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Want to Shoot Straight ? One Eye or Two

by Mathew Umstead

One or two? That is the question.

There are many ideologies and theories when it comes to proper fundamentals and being an effective shooter. When it comes to instructing I break it down into three categories: new shooters, novice, and advanced. Within these there are multiple levels before becoming proficient enough to advance to the next level, which takes time and dedication on both the shooter and instructor. I am going to talk about your eyes for a moment. One eye or two? That is the question. 

Developing Your Skills

In short, the answer is yes; there is no wrong answer. There is a lot more to it than just a simple yes. For me as an instructor, it depends on two underlying factors: how proficient you are as a shooter and what is your purpose for owning a firearm. Let’s side note here for a second. I am not using the idea of purpose as you need a justification to have a firearm. It is the same idea as to when I am looking at a new fishing rod. What will it be used for? Playing around in small lakes or ponds? Or big water where you need reliable quality equipment, practice, and develop your technique? The same goes for you and your firearm. Is it for range time primarily? or is it a tool you have to protect yourself and family or necessary part of your occupation? Once the purpose is identified, you can decide how you increase proficiency and accuracy.

Sight picture showing front sight focus. Image: Mathew Umstead

Instructors Point of View

As an instructor, I do not treat everyone the same. We all have different levels of experience and end goals. If you are a new shooter or primarily use your pistol for target shooting, I recommend to my students to focus on becoming a fundamentally sound shooter before even trying to shoot with both eyes open. For my more advanced students and ones who’s functions in life is to protect and serve, I work through basic shooting fundamentals and progress them to shooting with both eyes open to allow for faster target accusation and identification of their target and surroundings.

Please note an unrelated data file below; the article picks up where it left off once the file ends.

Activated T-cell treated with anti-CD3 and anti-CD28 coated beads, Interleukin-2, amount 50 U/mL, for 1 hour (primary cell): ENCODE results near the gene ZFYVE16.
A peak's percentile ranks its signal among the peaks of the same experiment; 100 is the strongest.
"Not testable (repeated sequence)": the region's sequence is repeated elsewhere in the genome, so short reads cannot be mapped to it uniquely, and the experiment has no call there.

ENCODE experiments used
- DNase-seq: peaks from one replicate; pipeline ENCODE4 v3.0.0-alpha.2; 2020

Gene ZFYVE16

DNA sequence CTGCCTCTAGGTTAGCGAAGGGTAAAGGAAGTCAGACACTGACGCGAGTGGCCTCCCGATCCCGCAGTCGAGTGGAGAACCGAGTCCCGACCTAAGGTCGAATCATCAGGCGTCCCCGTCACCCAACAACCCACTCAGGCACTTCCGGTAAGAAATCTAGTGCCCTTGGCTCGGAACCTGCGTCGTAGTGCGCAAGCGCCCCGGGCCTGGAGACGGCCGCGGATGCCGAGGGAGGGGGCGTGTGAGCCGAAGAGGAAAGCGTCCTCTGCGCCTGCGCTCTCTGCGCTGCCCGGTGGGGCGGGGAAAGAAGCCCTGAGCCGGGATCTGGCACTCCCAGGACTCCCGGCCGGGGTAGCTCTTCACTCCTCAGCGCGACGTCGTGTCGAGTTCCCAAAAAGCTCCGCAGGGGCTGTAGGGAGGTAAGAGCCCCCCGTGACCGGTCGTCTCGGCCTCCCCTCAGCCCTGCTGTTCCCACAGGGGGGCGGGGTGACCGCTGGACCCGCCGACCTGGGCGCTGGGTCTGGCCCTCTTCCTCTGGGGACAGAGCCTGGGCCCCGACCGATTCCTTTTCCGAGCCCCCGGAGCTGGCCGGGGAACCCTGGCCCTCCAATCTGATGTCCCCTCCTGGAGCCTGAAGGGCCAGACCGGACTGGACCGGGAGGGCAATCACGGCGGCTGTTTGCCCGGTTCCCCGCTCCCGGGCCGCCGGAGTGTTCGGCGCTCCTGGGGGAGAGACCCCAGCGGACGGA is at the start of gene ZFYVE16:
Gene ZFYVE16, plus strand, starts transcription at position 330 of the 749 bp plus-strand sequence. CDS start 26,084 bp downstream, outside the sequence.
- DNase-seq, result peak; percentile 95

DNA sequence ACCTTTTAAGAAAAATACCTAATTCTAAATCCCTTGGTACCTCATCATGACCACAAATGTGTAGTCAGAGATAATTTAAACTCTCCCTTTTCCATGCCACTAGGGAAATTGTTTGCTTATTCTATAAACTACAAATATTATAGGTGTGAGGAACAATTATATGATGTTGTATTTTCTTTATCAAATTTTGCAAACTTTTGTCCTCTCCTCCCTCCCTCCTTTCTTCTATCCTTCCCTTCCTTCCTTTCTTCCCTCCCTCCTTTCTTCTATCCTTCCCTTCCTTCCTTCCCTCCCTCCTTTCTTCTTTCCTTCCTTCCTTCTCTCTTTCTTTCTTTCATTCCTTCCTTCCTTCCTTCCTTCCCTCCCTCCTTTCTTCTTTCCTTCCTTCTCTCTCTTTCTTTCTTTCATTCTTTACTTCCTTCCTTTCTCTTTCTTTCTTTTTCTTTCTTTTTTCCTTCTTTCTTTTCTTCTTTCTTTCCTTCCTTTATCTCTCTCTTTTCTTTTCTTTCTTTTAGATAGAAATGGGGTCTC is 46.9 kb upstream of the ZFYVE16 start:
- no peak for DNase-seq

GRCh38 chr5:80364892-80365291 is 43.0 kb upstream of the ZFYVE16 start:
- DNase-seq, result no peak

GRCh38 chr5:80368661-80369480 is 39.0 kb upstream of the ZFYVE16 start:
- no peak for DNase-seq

In short yes, as long as you can effectively engage your target and safely manipulate your weapon, it truly doesn’t matter. Everyone and every situation are different. I base my instruction on individual wants and needs. I am a firm believer in having both eyes open; it allows for a wider viewing angle, speed in acquiring your target, identifying the threat, and your surroundings. However, do not try to advance your shooting until you have mastered the basics work on and keep working on the fundamentals of marksmanship.

About the Author:

Mathew Umstead is a U.S. Marine Corps Veteran with 4 years active service as Military Police where he spent most of his time on a Special Reaction Team becoming proficient in special tactics and response. After his time with the Marine Corps, in 2007 he transitioned into law enforcement where he spent 8 years as a federal police officer. He now spends his days in Alaska as a lead firearms instructor teaching federal police officers, contractors, and military personnel on basic marksmanship and weapons tactics for various firearms ranging from 9mm pistol up to the .50 caliber machine gun. When not at work, he enjoys hunting, fishing, camping, and hiking with his family.

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